I have this geometric series $2+1+ \frac{1}{2}+ \frac{1}{4}+...+ \frac{1}{128}$to solve. So I extract the number two and get $2(\frac{1}{2}^0+ \frac{1}{2}^1+...+ \frac{1}{2}^7)$

I use the following formula $S_n= \frac{x^{n+1}-1}{x-1}$ so I plug in the values in this formula and get $S_n= 2\frac{\frac{1}{2}^{7+1}-1}{\frac{1}{2}-1}$ but the result is not correct.

What did I do wrong?


  • 1
    $\begingroup$ Are you sure that your final term is $2^{-7}$? Remember that you force-factored out 2... $\endgroup$ – baudolino Sep 27 '14 at 13:44
  • $\begingroup$ Your answer should be $2+\frac{\frac{1}{2}^{7+1}-1}{\frac{1}{2}-1}$ $\endgroup$ – Kim Jong Un Sep 27 '14 at 13:45
  • $\begingroup$ Last term would be $(1/2)^8$, inside the brackets (after taking 2 as common) $\endgroup$ – user141561 Sep 27 '14 at 13:45

$$S=2+1+ \frac{1}{2}+ \frac{1}{4}+...+ \frac{1}{128}$$ Now if we subtract $2$ from both sides of the equation we get $$S-2=1+ \frac{1}{2}+ \frac{1}{4}+...+ \frac{1}{128}$$ $$S-2=\frac{1}{2}\cdot \left(2+1+ \frac{1}{2}+ \frac{1}{4}+...+ \frac{1}{64}\right)$$ Now notice that $2+1+ \frac{1}{2}+ \frac{1}{4}+...+ \frac{1}{64}$ is $S-\frac1{128}$ so:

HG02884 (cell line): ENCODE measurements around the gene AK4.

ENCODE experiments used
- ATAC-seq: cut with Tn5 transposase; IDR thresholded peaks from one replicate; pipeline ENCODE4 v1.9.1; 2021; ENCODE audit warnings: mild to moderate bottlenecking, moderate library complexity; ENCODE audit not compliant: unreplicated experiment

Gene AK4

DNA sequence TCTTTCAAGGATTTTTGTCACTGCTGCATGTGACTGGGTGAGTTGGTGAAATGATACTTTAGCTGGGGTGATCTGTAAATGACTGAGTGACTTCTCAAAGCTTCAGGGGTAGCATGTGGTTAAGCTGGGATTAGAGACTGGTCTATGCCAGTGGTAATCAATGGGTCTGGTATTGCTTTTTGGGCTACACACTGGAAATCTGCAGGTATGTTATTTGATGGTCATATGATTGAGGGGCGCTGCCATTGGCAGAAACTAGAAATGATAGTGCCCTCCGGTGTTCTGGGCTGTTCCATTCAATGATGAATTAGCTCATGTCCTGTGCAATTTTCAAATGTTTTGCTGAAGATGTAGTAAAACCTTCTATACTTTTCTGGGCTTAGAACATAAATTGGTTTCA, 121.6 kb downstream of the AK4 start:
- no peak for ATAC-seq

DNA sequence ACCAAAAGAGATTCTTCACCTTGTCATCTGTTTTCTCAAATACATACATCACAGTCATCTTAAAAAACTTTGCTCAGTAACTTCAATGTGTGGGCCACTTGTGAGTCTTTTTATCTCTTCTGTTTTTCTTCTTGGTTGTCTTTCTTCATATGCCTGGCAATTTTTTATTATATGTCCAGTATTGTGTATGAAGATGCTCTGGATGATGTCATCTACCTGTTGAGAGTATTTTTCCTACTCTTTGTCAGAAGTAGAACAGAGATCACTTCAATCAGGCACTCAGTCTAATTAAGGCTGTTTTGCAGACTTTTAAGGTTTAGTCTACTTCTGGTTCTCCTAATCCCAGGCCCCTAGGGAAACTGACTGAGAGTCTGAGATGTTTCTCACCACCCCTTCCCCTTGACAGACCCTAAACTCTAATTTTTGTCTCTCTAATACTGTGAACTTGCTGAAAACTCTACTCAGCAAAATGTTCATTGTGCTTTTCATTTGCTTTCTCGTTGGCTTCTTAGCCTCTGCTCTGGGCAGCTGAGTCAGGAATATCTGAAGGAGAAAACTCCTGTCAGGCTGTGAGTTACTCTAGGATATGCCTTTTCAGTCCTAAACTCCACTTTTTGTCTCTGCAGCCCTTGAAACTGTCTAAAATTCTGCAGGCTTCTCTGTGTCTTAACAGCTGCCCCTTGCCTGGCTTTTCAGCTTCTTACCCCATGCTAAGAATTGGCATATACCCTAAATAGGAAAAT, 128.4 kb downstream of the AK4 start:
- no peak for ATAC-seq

$$2S-4=S-\frac1{128} \rightarrow S=4-\frac1{128}=\frac{511}{128}$$


Hint: Its $$2 + (1+\frac12+ \frac14+ \cdots + \frac{1}{128})$$ not multiplied with $2$.

You can also think of it as follows: The first term is $a_1=2$ and the common ratio is $r=1/2$ and then you sum it using the formula where you last term is $a_9=1/128$.

Edit: If you do want to factor out a $2$, then you get $$2(1+\frac12 + \frac14 + \cdots + \frac{1}{256})= 2(\frac{1}{2^0} + \frac{1}{2^1} + \frac{1}{2^2} + \cdots + \frac{1}{2^8})$$

  • $\begingroup$ This is why it's wrong $\endgroup$ – ShakesBeer Sep 27 '14 at 14:38
  • $\begingroup$ @Shakespeare: the OP's method you mean? $\endgroup$ – Sheheryar Zaidi Sep 27 '14 at 14:40
  • $\begingroup$ Yes, exactly (well the OP's method was fine, he just made a slip), the answer is fine $\endgroup$ – ShakesBeer Sep 27 '14 at 14:42
  • $\begingroup$ Indeed, it's beneficial for the OP to know why their method is wrong rather than just get an answer for how to solve it. $\endgroup$ – Sheheryar Zaidi Sep 27 '14 at 14:44

You have


  • $\begingroup$ Someone didn't like this answer, why? $\endgroup$ – Timbuc Sep 27 '14 at 14:17
  • $\begingroup$ All you say seems to have been clear to the OP, he just made a mistake when extracting $\;2\;$ out of the original expression: he knows about geometric sequences, their sum and etc. No need to repeat all that but only, imo, to remark his mistake when taking out $\;2\;$ . $\endgroup$ – Timbuc Sep 27 '14 at 15:26

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